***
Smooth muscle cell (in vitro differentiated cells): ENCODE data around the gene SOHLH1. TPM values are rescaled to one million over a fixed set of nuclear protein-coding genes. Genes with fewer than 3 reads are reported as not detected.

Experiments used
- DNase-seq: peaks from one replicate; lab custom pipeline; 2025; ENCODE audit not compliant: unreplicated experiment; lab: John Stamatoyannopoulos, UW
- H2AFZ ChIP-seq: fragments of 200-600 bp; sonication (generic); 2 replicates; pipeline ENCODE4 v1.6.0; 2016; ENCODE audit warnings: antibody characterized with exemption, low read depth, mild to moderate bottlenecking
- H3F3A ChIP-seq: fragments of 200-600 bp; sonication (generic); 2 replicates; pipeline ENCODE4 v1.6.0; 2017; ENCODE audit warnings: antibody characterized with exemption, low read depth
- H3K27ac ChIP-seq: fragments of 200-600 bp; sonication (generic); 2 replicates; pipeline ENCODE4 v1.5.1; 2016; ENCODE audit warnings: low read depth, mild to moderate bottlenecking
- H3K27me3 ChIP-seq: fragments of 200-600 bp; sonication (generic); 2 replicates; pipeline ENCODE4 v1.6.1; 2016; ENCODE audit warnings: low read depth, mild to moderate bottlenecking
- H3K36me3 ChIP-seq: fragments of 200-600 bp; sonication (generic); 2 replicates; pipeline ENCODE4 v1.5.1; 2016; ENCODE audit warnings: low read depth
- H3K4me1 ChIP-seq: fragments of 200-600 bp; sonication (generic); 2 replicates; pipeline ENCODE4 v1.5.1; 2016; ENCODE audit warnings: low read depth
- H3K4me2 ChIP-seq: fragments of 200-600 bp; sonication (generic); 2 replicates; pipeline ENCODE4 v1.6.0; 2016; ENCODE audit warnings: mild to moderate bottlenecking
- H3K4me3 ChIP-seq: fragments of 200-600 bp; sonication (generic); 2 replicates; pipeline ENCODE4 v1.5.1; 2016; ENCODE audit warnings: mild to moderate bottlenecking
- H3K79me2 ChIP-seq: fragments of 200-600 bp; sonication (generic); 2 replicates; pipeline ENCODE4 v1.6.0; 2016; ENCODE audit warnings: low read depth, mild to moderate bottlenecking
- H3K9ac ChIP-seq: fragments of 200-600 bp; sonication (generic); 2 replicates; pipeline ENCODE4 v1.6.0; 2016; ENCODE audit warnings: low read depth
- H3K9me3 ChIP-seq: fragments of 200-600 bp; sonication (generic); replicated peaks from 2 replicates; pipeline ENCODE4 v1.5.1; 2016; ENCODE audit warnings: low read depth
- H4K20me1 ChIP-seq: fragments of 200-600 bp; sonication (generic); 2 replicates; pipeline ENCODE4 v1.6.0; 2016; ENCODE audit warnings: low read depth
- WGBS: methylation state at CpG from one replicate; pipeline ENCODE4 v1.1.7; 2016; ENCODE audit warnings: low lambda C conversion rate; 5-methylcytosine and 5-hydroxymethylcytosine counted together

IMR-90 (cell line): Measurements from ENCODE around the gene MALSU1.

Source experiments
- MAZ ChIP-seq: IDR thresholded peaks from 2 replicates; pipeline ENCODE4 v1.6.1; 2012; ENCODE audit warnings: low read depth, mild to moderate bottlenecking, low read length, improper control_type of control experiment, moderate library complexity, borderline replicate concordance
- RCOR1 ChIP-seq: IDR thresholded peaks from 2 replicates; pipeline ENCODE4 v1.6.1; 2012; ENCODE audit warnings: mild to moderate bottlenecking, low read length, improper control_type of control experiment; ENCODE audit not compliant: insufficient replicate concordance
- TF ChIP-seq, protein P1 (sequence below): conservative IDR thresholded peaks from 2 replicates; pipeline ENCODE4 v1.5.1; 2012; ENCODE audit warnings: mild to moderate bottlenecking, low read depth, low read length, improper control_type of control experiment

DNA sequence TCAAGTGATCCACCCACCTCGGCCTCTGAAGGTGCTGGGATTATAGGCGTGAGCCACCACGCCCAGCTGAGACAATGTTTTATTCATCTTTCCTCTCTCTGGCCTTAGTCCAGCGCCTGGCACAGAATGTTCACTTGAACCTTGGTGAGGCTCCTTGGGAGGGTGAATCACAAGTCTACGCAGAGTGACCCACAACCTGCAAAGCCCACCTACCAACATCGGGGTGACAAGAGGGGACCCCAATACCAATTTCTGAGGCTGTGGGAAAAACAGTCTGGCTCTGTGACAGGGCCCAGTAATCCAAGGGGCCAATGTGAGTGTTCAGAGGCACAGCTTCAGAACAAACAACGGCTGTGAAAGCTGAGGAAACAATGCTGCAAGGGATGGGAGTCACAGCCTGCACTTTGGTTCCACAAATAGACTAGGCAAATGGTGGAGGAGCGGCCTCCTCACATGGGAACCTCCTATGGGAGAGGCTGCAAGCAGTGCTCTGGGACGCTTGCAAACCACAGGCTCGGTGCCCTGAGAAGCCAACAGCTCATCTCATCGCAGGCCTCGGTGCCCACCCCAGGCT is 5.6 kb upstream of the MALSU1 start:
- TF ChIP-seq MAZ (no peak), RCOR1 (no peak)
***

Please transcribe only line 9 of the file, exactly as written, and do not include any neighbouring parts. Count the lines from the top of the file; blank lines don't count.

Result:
- H3K4me1 ChIP-seq: fragments of 200-600 bp; sonication (generic); 2 replicates; pipeline ENCODE4 v1.5.1; 2016; ENCODE audit warnings: low read depth